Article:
Healthy life years measure the number of years that a person can expect to live in a healthy condition. When considering the population aged 65 years, life expectancy is provisionally estimated at 21.0 years for women and 17.4 years for men in the EU27 in 2010. As regards healthy life years, women at the age of 65 in the EU27 in 2010 were expected to live a further 8.8 years in a healthy condition, and men 8.7 years.
It is interesting to note that the Member States where the population has the highest life expectancy at the age of 65 are not necessarily the same as those with the most healthy life years at 65. Another interesting aspect of these indicators is the difference between women and men. In all Member States, women have a longer life expectancy at 65 than men, while for healthy life years at the age of 65, men have a higher number of years than women in ten Member States.
This information is published by Eurostat, the statistical office of the European Union in connection with the first meeting of the European Joint Action on Healthy Life Years organised within the framework of the European Year for Active Ageing and Solidarity between Generations 2012.
In 2010, the longest life expectancy at 65 for women was observed in France (23.4 years), Spain (22.7 years) and Italy (22.1 years in 2009), and for men in France (18.9 years), Spain (18.6 years) and Greece (18.5 years). The shortest life expectancy at 65 for women was recorded in Bulgaria (17.0 years), Romania (17.2 years in 2009) and Slovakia (18.0 years), and for men in Latvia (13.3 years), Lithuania (13.5 years) and Bulgaria (13.6 years).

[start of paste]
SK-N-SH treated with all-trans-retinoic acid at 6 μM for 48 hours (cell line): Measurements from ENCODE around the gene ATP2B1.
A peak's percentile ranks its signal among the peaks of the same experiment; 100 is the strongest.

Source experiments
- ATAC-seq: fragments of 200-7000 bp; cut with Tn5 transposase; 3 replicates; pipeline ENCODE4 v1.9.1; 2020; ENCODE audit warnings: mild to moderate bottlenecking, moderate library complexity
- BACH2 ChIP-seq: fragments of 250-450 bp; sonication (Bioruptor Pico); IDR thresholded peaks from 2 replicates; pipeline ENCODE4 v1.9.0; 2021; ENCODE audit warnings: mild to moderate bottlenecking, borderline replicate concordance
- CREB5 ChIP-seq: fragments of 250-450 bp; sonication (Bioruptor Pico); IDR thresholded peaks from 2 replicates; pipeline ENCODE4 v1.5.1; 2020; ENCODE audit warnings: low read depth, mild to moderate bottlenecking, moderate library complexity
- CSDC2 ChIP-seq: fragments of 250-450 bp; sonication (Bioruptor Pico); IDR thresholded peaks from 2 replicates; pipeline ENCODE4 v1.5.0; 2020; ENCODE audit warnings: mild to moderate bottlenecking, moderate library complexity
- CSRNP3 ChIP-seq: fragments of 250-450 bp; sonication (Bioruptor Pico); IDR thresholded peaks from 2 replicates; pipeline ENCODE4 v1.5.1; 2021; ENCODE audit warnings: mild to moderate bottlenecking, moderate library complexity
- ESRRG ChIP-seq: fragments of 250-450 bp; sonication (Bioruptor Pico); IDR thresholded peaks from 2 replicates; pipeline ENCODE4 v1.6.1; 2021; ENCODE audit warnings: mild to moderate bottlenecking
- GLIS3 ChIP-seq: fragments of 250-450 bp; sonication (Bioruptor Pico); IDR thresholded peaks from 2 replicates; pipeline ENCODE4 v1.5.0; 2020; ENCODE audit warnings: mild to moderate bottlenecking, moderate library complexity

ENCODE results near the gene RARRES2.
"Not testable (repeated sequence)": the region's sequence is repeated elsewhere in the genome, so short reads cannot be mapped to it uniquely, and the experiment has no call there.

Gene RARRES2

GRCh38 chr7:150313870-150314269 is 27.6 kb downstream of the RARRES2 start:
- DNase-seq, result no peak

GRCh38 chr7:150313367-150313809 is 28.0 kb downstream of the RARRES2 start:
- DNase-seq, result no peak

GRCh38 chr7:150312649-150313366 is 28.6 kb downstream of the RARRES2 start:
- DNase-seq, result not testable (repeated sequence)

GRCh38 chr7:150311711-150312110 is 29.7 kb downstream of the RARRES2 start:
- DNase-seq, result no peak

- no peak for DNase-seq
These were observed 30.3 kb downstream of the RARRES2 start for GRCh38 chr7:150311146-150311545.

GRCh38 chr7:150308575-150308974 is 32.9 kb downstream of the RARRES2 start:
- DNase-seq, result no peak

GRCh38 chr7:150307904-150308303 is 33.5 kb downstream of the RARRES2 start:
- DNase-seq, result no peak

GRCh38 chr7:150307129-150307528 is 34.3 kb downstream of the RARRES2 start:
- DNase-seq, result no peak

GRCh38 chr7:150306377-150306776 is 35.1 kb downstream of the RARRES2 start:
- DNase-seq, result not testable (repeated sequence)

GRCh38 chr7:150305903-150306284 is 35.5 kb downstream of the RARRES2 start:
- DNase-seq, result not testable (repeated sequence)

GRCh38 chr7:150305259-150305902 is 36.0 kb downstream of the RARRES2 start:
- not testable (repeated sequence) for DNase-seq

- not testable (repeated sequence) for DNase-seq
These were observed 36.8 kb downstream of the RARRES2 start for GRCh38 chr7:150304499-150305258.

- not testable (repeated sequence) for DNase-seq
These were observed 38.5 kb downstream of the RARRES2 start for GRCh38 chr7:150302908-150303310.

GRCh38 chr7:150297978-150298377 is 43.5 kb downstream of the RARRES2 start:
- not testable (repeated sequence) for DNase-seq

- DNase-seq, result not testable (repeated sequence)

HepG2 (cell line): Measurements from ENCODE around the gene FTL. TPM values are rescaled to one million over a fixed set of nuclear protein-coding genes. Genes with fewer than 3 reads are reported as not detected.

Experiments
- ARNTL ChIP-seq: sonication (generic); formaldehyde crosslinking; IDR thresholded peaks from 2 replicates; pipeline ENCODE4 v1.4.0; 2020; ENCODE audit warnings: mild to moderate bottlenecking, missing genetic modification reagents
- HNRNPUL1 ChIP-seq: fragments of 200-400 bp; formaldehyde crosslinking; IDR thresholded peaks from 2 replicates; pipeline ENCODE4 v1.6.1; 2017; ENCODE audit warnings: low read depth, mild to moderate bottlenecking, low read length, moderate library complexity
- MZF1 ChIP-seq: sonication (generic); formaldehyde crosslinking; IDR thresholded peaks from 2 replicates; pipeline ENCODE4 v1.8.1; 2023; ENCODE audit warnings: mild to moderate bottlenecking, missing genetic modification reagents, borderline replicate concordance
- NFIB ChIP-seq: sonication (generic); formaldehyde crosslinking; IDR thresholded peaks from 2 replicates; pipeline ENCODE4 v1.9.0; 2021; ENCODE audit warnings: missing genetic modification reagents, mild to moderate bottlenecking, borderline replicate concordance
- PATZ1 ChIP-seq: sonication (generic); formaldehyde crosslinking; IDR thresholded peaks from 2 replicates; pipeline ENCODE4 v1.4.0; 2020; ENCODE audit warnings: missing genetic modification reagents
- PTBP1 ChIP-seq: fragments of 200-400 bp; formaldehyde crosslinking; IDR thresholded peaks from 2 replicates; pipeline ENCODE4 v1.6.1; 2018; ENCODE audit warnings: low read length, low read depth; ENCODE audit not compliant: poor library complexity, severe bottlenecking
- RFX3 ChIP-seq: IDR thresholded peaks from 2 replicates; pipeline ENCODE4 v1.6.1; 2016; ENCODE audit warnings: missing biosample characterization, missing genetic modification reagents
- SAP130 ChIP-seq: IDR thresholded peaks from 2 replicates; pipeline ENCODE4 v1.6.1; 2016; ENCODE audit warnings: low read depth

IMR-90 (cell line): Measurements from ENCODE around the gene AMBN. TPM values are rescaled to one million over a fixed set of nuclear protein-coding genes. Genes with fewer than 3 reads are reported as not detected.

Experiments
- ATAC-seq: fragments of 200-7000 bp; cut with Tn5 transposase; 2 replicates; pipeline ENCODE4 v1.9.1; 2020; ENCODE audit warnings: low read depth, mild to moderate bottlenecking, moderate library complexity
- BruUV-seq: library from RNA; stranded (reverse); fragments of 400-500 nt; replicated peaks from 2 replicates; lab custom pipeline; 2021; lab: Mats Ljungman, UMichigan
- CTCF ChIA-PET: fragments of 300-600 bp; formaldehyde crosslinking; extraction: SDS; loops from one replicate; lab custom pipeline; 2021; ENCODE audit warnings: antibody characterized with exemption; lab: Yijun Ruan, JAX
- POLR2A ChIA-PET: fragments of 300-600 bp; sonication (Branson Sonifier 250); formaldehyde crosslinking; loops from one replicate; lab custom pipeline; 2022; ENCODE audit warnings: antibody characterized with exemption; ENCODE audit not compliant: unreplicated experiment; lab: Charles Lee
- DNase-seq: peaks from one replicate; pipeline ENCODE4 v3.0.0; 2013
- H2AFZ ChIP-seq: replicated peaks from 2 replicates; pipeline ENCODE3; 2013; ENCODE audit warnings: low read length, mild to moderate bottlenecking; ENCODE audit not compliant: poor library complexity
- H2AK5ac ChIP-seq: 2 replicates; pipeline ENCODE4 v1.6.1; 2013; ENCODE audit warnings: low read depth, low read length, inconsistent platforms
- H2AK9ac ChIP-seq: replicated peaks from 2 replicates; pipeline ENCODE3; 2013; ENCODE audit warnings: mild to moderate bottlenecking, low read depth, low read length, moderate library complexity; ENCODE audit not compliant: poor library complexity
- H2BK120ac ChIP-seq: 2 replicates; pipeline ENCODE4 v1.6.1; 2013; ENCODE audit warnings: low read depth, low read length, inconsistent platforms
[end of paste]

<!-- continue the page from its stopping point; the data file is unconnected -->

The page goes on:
In 2010, the highest number of healthy life years at 65 for women was recorded in Sweden (15.5 years), Denmark (12.8 years), Luxembourg (12.4 years), Malta (11.9 years) and the United Kingdom (11.8 years), and for men in Sweden (14.1 years), Malta (12.0 years), Denmark (11.8 years), Ireland (11.1 years) and the United Kingdom (10.8 years). The lowest number of healthy life years for both women and men was observed in Slovakia (2.8 years for women and 3.3 years for men), followed by Romania (5.0 years) and Estonia (5.5 years) for women, and Latvia (4.9 years) and Estonia (5.3 years) for men.